I take off work to go pick up the barrels and I immediately notice a good amount of surface rust on the 10/22 barrel. They rubbed it with an oily cloth and called it good. Threads were ok though.
The Neos barrel had some surface rust that was new as well, but also had really fucked up starting threads and wouldn’t catch a thread at all. This was a surprise to them (implying they had even looked at it before calling me).
They ran a die over the threads and I was able to thread the nut. I took both home and cleaned up the threads further with my own die, and removed all the surface rust.
Today (7/20) I get the call to pick up my slide. I take off work again. They had already mounted the RMR. Cerakote looked good. The extractor plunger wouldn’t go in its hole.

Did you guys see the red flag we did? Let’s rewind:

They didn’t have the first clue about milling a slide for an RMR or the barrel threading but assured me their machine shop guy would know.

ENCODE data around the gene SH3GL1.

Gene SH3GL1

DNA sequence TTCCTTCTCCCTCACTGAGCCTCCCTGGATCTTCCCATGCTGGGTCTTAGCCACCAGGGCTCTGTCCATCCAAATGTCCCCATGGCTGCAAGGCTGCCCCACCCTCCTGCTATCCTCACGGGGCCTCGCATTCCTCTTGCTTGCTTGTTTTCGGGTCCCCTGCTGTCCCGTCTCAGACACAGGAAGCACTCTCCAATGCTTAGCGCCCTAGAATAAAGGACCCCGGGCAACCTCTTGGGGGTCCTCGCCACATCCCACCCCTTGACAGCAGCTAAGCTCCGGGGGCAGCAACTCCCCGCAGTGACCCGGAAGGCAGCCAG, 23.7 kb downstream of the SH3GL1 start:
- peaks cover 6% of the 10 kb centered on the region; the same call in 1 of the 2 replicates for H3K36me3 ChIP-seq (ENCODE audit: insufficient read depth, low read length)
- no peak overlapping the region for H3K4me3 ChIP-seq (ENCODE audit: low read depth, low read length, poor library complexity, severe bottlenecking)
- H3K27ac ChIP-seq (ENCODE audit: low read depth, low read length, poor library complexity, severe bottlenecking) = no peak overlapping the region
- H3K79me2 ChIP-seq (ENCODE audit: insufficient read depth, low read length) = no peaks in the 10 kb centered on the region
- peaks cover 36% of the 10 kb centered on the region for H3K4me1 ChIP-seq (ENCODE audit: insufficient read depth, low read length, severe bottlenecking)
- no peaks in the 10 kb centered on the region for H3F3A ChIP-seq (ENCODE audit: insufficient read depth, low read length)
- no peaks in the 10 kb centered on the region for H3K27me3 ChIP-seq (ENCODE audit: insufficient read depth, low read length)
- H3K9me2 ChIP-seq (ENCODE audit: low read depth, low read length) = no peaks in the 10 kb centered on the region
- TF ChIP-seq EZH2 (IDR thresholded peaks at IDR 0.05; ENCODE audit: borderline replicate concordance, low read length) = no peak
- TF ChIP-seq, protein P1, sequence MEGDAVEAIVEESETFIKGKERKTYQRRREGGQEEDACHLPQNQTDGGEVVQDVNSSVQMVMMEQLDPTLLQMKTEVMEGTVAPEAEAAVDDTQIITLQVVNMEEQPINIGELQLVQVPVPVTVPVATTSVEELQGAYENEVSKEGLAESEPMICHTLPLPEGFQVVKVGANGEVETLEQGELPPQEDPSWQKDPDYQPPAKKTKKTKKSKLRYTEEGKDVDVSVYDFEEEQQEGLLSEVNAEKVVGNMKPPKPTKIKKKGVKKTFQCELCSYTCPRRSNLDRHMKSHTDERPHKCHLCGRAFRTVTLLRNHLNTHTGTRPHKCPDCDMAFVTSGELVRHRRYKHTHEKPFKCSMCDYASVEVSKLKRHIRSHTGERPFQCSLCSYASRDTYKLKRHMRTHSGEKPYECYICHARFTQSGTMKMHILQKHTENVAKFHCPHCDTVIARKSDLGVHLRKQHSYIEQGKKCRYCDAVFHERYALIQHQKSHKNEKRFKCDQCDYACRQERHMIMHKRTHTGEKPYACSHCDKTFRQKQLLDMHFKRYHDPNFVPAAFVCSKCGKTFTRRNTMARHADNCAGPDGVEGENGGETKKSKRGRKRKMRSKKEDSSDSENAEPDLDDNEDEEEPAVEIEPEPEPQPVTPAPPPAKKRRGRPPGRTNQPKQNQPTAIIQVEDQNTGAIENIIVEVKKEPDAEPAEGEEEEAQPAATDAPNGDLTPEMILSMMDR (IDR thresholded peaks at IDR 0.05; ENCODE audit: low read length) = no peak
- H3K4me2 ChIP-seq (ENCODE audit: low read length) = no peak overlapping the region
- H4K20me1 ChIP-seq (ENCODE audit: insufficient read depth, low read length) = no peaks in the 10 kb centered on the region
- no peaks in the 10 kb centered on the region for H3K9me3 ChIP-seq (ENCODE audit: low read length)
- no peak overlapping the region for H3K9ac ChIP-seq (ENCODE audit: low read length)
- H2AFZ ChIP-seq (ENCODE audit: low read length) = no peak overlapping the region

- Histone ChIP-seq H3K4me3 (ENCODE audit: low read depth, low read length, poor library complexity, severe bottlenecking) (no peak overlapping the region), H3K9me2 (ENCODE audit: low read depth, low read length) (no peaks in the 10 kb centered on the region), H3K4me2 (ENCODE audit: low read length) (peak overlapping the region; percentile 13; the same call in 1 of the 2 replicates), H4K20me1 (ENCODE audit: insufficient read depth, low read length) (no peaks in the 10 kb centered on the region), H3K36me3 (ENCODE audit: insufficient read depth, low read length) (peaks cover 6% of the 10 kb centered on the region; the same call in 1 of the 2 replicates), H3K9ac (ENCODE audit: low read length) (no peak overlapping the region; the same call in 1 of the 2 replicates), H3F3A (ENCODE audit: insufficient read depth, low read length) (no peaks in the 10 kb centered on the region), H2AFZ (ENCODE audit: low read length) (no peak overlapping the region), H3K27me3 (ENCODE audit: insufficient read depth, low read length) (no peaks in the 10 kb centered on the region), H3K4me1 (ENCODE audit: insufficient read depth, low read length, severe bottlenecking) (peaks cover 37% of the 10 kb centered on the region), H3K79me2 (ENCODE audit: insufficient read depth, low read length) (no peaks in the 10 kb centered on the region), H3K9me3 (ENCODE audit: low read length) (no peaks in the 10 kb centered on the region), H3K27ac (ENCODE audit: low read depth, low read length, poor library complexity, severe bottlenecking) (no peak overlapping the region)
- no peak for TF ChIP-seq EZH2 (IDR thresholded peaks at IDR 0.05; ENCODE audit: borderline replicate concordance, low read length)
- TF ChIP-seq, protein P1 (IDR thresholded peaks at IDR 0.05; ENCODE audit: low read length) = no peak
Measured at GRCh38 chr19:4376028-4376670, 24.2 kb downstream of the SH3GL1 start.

So, despite the fact that someone recommended this gun shop, they send their machine work out. (Not unusual). And they don’t even know enough to talk about something that is, frankly, a pretty common request. (That is unusual). How common? Well, Glock made flat, optic slides a factory option because enough people were doing it that it began to make sense in mass production. A slide already set up like that is a phone call away. And the explosive growth in NFA registrations in recent years is predominantly in suppressors, which need threaded hosts — again, something so common that vendors are series- if not mass-producing the barrels and selling them on GunBroker. It should have been a red flag that the shop’s guys couldn’t talk intelligently about these two simple procedures, and didn’t pass him off to someone who could. (Sure, a simple sales clerk might not know, but can’t he say, “Willie’s in Tuesday, and he understands all this stuff. Can you come in to see him?”)